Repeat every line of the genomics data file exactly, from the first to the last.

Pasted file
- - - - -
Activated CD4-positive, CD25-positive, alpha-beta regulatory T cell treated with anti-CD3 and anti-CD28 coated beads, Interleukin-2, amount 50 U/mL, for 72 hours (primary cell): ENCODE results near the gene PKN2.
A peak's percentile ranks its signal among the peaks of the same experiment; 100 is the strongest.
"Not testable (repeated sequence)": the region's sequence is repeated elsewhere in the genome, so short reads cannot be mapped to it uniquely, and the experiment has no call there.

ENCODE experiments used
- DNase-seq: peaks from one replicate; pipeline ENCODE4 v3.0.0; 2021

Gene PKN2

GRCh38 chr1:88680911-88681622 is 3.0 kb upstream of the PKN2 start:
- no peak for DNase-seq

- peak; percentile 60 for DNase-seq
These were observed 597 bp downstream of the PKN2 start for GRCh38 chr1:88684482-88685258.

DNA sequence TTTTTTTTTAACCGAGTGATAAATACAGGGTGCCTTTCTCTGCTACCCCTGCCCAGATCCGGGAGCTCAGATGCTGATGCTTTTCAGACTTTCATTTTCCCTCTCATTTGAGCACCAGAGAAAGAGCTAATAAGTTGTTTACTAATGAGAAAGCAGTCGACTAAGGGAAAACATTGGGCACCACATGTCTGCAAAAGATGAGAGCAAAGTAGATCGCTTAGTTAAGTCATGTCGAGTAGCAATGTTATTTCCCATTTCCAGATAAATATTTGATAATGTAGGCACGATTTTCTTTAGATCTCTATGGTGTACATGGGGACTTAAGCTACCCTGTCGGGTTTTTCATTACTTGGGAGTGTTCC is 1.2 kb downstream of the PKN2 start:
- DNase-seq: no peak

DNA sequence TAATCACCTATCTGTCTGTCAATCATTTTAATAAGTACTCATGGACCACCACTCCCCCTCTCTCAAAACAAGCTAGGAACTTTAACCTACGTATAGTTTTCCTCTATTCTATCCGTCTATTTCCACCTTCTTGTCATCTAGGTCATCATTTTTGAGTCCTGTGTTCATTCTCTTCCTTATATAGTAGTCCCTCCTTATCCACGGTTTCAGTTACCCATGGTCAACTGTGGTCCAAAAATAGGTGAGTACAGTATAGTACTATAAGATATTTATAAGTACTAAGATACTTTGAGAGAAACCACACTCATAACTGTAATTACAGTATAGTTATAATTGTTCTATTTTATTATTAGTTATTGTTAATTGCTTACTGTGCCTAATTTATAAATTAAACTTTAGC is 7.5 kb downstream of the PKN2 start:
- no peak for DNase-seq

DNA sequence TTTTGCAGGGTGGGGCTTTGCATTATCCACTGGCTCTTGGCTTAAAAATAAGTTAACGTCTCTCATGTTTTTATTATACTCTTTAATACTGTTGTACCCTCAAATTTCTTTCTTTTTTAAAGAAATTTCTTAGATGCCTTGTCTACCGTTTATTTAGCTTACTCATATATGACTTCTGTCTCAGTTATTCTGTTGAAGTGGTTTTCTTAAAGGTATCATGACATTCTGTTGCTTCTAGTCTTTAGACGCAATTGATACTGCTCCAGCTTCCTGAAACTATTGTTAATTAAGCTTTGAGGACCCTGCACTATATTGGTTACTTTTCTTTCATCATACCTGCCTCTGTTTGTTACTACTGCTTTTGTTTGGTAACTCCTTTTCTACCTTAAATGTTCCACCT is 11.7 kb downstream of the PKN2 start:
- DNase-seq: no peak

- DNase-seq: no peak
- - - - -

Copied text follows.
Activated CD4-positive, CD25-positive, alpha-beta regulatory T cell treated with anti-CD3 and anti-CD28 coated beads, Interleukin-2, amount 50 U/mL, for 72 hours (primary cell): ENCODE results near the gene PKN2.
A peak's percentile ranks its signal among the peaks of the same experiment; 100 is the strongest.
"Not testable (repeated sequence)": the region's sequence is repeated elsewhere in the genome, so short reads cannot be mapped to it uniquely, and the experiment has no call there.

ENCODE experiments used
- DNase-seq: peaks from one replicate; pipeline ENCODE4 v3.0.0; 2021

Gene PKN2

GRCh38 chr1:88680911-88681622 is 3.0 kb upstream of the PKN2 start:
- no peak for DNase-seq

- peak; percentile 60 for DNase-seq
These were observed 597 bp downstream of the PKN2 start for GRCh38 chr1:88684482-88685258.

DNA sequence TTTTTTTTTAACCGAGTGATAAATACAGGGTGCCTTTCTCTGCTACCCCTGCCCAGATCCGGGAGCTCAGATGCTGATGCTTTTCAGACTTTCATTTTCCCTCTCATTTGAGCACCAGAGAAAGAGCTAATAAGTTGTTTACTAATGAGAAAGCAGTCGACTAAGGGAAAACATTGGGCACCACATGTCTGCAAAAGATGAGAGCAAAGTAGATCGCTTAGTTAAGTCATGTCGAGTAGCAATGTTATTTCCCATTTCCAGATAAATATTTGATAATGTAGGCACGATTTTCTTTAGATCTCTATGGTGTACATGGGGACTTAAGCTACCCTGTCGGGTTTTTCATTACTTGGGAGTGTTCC is 1.2 kb downstream of the PKN2 start:
- DNase-seq: no peak

DNA sequence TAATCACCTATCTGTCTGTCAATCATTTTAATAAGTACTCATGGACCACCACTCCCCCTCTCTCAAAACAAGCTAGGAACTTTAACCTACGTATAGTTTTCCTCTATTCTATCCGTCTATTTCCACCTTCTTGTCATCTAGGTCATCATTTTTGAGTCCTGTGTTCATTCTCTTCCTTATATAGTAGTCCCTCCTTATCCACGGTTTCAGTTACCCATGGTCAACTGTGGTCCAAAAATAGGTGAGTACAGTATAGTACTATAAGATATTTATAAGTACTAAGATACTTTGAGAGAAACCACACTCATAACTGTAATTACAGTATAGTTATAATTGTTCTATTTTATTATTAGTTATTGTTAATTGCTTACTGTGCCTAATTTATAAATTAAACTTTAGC is 7.5 kb downstream of the PKN2 start:
- no peak for DNase-seq

DNA sequence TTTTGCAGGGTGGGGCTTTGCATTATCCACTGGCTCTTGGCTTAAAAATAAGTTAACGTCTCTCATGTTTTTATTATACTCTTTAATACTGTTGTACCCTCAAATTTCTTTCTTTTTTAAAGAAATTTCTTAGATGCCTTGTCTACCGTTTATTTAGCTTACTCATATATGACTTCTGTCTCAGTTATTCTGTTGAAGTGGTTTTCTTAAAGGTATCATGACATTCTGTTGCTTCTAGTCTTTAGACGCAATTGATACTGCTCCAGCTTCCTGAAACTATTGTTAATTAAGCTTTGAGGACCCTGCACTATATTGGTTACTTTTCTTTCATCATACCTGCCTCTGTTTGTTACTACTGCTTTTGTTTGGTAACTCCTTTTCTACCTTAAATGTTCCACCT is 11.7 kb downstream of the PKN2 start:
- DNase-seq: no peak

- DNase-seq: no peak